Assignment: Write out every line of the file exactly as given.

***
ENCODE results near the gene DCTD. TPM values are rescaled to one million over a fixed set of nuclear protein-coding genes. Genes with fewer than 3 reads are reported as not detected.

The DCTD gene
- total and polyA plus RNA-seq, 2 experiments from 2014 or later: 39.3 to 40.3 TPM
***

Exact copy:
ENCODE results near the gene DCTD. TPM values are rescaled to one million over a fixed set of nuclear protein-coding genes. Genes with fewer than 3 reads are reported as not detected.

The DCTD gene
- total and polyA plus RNA-seq, 2 experiments from 2014 or later: 39.3 to 40.3 TPM